For SWAT team, zippy robot has already shown its worth

EVERETT — With a squeaky whir, the robot zooms across parking lots, up stairs and into tight corners.

About the size of a house cat, the “Avatar Micro” robot is on special deployment to the Snohomish County sheriff’s Special Weapons and Tactics team.

“It is very zippy,” sheriff’s spokeswoman Shari Ireton said.

The robot manufacturer, RoboteX, of Palo Alto, Calif., is letting the SWAT team borrow the robot for free. The robot has multiple cameras and a two-way radio. It can scout dangerous situations and establish communication between police and suspects.

“You send this thing anywhere you don’t want to send a human,” said Adam Fine, team lead for RoboteX business development.

The sheriff’s SWAT team used the robot to help defuse at least one high-profile police operation.

On May 19, a Marysville man allegedly assaulted his girlfriend and then refused to come outside.

Police surrounded the apartment complex. They knew he was armed and that he allegedly had made suicidal threats.

At Marysville officers’ request, the sheriff’s SWAT team sent in the robot. They got the man talking and persuaded him to surrender. Nobody was injured during the arrest.

The robot helped resolve a dangerous situation more quickly than traditional tactical options, Lt. Rob Palmer said.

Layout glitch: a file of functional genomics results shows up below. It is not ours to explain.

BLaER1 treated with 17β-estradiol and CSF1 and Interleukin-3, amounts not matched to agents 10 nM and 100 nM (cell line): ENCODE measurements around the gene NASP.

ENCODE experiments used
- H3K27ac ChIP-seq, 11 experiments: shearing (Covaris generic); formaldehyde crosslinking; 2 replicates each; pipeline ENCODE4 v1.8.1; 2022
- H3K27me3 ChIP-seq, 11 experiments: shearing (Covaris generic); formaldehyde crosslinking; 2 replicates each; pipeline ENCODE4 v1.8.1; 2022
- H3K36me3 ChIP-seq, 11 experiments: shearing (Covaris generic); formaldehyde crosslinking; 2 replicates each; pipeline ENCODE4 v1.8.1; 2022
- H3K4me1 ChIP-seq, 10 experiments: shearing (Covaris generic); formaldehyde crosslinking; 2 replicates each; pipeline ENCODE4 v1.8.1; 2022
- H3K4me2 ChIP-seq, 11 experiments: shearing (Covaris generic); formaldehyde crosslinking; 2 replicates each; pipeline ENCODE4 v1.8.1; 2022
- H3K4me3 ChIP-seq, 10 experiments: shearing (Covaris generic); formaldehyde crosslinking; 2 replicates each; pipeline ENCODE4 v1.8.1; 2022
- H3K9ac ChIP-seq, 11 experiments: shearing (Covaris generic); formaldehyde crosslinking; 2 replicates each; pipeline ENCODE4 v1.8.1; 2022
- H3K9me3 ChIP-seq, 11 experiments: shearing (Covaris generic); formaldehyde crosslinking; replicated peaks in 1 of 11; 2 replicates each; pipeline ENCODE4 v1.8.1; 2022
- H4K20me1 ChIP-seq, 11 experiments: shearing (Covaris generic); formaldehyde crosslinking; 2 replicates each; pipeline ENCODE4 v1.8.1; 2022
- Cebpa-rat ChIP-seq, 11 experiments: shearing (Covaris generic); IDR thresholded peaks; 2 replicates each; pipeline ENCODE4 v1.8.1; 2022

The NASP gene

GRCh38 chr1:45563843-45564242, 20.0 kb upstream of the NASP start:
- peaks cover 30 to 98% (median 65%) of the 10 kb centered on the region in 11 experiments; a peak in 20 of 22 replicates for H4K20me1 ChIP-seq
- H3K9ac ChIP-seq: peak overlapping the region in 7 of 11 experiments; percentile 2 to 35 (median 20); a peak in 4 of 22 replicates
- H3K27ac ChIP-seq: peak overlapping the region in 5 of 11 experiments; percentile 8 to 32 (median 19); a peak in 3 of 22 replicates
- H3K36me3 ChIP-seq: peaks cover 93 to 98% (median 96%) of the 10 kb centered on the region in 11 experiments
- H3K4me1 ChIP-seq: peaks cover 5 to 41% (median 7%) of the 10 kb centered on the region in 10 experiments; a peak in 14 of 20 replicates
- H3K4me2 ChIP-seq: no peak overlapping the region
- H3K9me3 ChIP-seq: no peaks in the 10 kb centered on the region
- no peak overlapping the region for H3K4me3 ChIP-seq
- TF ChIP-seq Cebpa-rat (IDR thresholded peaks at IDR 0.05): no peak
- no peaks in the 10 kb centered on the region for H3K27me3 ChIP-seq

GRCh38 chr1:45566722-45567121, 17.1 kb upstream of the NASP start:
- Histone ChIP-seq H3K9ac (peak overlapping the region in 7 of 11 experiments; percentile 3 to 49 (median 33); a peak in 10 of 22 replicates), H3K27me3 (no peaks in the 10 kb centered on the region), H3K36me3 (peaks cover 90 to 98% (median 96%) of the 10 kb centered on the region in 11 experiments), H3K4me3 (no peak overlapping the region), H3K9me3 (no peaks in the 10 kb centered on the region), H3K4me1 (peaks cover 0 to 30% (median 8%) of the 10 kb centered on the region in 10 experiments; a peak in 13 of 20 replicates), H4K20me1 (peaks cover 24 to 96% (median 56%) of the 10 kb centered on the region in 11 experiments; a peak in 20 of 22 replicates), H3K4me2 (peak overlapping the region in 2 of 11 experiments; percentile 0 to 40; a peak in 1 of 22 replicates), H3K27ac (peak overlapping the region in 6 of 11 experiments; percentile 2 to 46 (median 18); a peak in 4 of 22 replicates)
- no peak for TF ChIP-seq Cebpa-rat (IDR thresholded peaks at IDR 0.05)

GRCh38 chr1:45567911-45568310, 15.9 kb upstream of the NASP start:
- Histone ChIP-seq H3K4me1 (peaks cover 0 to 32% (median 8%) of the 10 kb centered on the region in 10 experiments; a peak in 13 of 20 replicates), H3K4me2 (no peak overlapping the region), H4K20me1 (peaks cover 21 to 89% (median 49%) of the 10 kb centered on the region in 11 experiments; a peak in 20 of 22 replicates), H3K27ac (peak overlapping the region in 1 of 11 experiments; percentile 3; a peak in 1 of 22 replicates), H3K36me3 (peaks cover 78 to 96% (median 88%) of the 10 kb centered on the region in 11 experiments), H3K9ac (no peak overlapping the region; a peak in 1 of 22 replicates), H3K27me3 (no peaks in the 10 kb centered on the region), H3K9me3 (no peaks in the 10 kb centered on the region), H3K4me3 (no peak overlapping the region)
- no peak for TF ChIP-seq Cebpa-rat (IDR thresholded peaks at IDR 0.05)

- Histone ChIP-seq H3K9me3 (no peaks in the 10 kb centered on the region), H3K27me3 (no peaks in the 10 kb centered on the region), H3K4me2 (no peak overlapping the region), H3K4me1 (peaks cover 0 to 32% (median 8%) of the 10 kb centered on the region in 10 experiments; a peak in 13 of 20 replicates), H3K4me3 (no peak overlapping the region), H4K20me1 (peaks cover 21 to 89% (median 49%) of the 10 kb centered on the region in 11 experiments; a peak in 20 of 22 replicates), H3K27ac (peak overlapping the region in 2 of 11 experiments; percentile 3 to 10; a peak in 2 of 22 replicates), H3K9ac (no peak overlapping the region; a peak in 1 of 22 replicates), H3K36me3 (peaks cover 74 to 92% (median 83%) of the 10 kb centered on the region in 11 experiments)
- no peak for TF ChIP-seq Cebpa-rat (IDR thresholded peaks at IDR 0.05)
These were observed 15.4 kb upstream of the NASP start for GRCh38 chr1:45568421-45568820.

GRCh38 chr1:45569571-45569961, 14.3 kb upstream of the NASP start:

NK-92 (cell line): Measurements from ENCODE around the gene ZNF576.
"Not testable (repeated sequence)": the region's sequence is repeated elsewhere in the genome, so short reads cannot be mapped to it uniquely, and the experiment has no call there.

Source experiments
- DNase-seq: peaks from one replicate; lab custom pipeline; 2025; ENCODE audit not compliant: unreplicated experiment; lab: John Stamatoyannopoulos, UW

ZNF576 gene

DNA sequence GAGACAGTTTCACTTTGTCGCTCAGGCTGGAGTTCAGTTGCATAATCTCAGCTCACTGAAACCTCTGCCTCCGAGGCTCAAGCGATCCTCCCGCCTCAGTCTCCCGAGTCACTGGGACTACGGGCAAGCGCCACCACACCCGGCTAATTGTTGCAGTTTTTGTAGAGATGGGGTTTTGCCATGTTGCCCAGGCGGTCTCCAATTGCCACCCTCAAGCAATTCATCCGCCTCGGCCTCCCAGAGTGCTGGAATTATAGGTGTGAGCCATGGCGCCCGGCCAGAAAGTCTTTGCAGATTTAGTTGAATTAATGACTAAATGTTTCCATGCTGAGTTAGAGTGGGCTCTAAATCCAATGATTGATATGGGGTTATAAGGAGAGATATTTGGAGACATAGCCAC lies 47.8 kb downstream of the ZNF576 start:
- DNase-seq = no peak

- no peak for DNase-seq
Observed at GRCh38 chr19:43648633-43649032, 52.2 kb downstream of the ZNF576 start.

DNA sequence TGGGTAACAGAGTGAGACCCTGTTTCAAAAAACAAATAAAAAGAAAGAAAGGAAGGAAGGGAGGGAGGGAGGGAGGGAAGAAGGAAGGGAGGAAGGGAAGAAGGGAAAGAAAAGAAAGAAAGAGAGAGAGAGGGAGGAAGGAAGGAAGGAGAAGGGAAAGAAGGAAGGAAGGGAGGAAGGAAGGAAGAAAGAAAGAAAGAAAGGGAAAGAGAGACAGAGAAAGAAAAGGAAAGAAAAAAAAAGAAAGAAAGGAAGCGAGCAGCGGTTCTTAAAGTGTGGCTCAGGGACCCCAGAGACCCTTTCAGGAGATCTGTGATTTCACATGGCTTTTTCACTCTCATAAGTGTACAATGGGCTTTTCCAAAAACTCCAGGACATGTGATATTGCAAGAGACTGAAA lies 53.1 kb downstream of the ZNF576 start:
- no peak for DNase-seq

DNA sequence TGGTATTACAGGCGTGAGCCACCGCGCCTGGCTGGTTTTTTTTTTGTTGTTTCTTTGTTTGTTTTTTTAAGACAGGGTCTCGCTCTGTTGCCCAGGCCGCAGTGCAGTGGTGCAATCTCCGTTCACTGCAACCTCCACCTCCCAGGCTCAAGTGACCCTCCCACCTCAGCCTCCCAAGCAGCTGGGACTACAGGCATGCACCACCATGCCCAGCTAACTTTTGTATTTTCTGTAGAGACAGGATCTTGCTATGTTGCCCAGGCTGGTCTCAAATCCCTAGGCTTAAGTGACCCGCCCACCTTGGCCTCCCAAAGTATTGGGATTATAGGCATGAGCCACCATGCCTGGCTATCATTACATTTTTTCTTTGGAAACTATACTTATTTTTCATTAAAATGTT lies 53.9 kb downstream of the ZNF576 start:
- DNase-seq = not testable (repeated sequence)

Direct communication is vital in SWAT calls where danger exists not just for police and innocent people nearby, but for the suspects themselves.

“It’s about getting them into custody and out safely,” Palmer said.

In addition, resolving high-risk situations quickly may save the department money. SWAT operations can be lengthy and manpower-intensive, he said.

Sgt. Matt Onderbeke leads the sheriff’s crisis negotiation team.

When someone is angry or despondent, shouting at them or using a bull-horn isn’t always the best way to communicate, Onderbeke said. The robot has a radio, but it also can be used to deliver a cellphone. Often, the person holed up with a gun wants to talk to someone about what’s bothering them.

“We need to get them from crisis, and panic, to settle down and start making good decisions,” Onderbeke said. “This gives me the ability to listen and respond to what they’re saying.”

The robot is easier to retrieve or redeploy than older crisis-communication technology, which can be clunky and complicated to maneuver, Onderbeke said. Without the robot or an open phone line, the sheriff’s office often must rely on a phone in a strong box that can be hurled through windows.

The SWAT team is expected to have use of the robot for roughly a year. The robot won’t be used for surveillance, or to secretly gather audio or video.

For now, it’s just one more tool they can use, Onderbeke said.

Rikki King: 425-339-3449; rking@heraldnet.com.

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